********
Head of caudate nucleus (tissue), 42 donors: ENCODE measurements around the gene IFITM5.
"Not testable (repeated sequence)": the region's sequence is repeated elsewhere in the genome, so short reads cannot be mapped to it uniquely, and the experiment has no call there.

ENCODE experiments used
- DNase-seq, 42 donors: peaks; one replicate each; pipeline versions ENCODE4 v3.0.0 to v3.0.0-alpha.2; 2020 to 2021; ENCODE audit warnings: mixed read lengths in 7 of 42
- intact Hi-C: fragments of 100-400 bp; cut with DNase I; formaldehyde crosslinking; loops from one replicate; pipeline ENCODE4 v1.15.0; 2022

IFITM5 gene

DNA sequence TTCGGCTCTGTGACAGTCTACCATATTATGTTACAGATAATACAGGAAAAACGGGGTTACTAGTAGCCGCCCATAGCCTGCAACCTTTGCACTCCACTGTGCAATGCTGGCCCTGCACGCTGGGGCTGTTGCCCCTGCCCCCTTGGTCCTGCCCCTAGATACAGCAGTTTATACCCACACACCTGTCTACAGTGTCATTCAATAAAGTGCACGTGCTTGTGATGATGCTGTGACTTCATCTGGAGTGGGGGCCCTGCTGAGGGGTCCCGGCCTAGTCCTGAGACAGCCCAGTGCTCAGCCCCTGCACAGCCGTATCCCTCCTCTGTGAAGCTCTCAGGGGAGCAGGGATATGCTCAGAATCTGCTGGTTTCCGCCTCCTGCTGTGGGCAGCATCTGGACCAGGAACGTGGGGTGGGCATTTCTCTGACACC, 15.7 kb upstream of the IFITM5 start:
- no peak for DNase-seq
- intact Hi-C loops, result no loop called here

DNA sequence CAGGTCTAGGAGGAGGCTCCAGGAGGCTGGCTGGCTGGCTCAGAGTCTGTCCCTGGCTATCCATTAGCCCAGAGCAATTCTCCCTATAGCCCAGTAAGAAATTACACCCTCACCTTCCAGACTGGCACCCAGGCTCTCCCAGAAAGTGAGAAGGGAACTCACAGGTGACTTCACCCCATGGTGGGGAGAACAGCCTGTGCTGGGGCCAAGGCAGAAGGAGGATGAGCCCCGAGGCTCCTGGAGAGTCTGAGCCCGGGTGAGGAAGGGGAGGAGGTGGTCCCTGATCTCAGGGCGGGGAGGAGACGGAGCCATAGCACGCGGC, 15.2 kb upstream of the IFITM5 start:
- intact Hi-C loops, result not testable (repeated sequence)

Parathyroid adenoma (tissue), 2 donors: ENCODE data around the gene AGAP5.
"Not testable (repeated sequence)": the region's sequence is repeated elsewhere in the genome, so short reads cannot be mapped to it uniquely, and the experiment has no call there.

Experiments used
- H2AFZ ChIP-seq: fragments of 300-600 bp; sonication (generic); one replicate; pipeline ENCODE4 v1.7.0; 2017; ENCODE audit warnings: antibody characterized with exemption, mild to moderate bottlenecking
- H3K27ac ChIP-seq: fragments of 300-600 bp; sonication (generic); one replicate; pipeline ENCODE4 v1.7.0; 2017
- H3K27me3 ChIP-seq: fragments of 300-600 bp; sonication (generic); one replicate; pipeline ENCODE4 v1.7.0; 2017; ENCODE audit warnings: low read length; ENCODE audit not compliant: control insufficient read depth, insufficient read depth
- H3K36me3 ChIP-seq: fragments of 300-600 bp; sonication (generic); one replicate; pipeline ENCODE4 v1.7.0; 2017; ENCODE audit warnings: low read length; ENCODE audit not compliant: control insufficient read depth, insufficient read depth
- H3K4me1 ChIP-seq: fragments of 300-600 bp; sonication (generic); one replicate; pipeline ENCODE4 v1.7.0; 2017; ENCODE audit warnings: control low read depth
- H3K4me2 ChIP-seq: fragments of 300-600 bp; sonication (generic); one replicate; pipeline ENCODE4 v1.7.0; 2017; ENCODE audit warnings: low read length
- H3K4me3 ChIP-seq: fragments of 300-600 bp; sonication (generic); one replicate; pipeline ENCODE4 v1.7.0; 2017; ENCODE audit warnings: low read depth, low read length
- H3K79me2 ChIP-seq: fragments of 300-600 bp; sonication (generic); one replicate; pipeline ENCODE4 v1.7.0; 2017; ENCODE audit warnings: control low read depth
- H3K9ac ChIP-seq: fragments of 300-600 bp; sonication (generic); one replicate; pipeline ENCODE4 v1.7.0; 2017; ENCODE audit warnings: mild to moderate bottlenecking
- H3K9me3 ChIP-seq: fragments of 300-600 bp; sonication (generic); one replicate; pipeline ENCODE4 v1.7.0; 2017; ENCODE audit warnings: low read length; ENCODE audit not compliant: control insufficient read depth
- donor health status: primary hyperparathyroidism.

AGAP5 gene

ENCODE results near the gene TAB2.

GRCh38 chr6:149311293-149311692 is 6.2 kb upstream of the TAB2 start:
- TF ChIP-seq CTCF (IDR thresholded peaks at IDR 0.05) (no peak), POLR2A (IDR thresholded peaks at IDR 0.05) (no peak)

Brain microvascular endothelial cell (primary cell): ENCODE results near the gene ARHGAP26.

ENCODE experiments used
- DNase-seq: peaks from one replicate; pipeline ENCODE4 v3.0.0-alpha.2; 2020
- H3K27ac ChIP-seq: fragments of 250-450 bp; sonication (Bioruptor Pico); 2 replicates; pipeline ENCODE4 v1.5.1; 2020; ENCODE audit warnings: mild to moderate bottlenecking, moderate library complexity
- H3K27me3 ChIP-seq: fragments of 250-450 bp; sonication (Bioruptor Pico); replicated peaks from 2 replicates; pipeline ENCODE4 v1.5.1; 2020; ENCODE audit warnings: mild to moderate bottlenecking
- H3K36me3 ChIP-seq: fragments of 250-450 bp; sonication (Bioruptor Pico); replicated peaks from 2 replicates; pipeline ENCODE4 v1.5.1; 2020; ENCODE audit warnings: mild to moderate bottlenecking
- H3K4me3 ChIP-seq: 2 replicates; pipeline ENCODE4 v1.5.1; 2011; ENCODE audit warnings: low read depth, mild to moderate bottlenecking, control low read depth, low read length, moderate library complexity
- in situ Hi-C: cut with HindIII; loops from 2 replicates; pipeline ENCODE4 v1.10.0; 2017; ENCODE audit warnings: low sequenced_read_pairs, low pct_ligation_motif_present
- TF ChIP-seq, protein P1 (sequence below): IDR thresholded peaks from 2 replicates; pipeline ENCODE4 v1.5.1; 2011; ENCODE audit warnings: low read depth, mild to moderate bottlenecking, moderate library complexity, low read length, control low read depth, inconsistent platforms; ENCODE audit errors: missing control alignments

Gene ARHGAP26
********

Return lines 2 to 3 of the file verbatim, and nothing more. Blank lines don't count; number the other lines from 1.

"Not testable (repeated sequence)": the region's sequence is repeated elsewhere in the genome, so short reads cannot be mapped to it uniquely, and the experiment has no call there.

ENCODE experiments used